For anyone who joins me as a fellow Numb3rs fan, you'll understand the comparison I want to make today. Anyone who isn't a Numb3rs fan, I understand it's because you've never seen the show, and I forgive your unintentional ignorance. Netflix. Now. (Or, you know, buy it--that works too.)
In this wonderful show, the character Charlie is a mathemetician who uses his skills to help guide the FBI in investigations--finding suspect locations, future target points, mathematical patterns, etc. In the second episode of the very first season, while working on an equation to predict a team of bank robbers' future movements, circumstances change and Charlie gets overwhelmed. His brother comes home to find him working on a completely different equation, and when he confronts Charlie, Charlie utters this profound thought:
"Sometimes I can't choose what I work on. I can't follow through on a line of thinking just because I want to or--or because it's needed. I have to work on what's in my head."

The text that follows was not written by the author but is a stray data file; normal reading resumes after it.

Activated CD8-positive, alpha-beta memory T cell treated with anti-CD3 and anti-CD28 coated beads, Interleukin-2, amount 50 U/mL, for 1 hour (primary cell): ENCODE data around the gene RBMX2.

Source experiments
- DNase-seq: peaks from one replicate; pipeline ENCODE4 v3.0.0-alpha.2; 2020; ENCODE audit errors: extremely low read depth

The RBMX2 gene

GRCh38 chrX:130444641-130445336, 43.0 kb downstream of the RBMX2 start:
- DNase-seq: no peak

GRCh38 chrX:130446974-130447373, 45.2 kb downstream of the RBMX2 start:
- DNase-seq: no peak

Sometimes in writing, we hit blocks. We face problems that are just too overwhelming for the moment, and our brains stray to something else because we just can't deal with the problem at hand. That's okay. Push the problem to a little corner in the back of your mind and let it mellow. Work on whatever else is in your head. The beautiful thing about our minds is that even when you're not conscious of it (sometimes especially because you're not) it will still be working on that problem. And it will find an answer.
Current word count today: 327
Current song: Make Up Your Mind/Catch Me I'm Falling from Next to Normal
Current quote: "Work is the miracle by which talent is brought to the surface and dreams become reality." ~ Gordon B. Hinckley [Standing for Something]